JF: I’m not sure if I understood your question but I think all objects are capable of some kind of aesthetic experience even if perhaps we won’t ever be able to fully know how that operates. We can only speculate that, if an object can never really access another object but only relate to its sensual double, then we can call that a basic form of aesthesis, understood in its original Greek meaning of ‘perception.’ Hence, I believe that Graham Harman called aesthetics the first philosophy because the nature of all relationality between all objects is aesthetic. In what regards Abramovic’s reenactments of her own works, I’m not sure if each reenactment of the work counts as a new real object or, rather — and this is what I’m inclined to believe — as a new sensual version of a same object. We can understand reenactment very simply as a new performance (or a new translation) of the same real object, very much like every time the Chicago Symphony Orchestra plays Shubert’s Symphony No. 9, we are not listening to a new symphony but to a new ‘reading’ of it, a new interpretation, in this case Ricardo Muti’s translation of the original object. What different translations give us is a different point of view of an object without ever giving us the totality of that object (as the object will always withdraw or be protected from our full access via some sort of firewall). So, yes, Abramovic’s reenactments can give us different aspects of the original, to use your words. And those can be aspects that not even Abramovic herself is aware of as the original work as real object that it is, withdraws even from Abramovic’s full access.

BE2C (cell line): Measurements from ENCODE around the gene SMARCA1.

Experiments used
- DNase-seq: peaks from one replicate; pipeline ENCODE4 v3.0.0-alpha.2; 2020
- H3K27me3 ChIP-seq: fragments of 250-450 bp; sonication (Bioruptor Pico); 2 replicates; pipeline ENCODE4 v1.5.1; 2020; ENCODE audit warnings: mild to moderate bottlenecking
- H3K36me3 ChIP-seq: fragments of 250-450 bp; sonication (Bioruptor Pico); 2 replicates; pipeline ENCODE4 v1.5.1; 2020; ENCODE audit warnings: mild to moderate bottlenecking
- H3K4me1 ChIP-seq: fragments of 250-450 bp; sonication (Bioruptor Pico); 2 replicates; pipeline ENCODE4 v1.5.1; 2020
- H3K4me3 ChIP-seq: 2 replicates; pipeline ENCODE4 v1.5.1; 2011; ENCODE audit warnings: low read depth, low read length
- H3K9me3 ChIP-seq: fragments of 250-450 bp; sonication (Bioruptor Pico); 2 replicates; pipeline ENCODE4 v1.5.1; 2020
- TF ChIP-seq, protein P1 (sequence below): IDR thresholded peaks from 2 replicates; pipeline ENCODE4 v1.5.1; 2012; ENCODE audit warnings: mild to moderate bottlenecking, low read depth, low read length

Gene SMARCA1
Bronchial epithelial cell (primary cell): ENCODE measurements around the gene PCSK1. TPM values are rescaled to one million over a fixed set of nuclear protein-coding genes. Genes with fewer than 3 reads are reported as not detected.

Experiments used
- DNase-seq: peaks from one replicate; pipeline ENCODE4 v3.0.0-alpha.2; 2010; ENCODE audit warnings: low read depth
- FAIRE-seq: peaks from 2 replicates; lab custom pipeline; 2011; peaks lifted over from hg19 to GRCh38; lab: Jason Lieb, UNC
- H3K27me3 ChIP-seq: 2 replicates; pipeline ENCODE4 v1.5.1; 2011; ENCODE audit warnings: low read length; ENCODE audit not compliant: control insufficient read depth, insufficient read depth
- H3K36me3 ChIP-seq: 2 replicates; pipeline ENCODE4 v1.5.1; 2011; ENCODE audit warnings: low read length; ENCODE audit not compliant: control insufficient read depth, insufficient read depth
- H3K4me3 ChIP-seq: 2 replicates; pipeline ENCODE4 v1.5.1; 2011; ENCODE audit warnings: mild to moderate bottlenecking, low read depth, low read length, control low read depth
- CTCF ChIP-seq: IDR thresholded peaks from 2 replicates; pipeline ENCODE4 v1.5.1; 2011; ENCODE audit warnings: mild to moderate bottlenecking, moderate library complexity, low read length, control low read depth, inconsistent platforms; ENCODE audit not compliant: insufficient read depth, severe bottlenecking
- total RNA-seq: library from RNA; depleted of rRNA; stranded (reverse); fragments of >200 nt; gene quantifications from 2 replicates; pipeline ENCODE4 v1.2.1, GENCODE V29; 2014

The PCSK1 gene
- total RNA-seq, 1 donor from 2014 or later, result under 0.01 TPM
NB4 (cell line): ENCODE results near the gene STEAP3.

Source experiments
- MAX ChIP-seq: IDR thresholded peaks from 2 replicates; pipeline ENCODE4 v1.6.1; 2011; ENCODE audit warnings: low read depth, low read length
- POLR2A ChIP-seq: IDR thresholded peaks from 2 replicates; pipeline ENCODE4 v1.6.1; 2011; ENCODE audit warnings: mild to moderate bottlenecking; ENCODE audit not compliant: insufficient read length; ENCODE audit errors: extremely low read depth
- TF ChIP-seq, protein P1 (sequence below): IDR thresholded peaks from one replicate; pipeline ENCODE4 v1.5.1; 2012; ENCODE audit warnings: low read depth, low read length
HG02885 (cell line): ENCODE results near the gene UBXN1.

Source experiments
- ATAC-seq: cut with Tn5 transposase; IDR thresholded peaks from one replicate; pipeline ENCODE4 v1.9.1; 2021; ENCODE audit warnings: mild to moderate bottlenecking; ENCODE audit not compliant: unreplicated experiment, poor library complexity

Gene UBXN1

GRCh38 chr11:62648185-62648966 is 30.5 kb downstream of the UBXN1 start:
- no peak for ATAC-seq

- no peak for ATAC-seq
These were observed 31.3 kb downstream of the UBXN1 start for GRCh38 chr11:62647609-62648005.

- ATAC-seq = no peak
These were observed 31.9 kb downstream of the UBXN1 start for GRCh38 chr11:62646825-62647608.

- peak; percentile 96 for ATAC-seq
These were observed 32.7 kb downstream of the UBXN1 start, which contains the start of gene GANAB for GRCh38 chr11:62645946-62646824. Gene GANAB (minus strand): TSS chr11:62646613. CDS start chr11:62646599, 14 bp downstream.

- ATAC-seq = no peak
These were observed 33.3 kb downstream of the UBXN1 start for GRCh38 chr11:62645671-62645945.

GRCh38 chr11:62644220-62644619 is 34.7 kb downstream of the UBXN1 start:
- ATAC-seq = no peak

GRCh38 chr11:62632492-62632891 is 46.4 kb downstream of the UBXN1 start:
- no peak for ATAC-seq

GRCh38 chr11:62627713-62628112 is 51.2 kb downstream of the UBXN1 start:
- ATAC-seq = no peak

CP: How you describe objects’ exchange with one another as audiences…what does that mean? Or, maybe more to the point: how does that work? Do objects have congnisance of one another?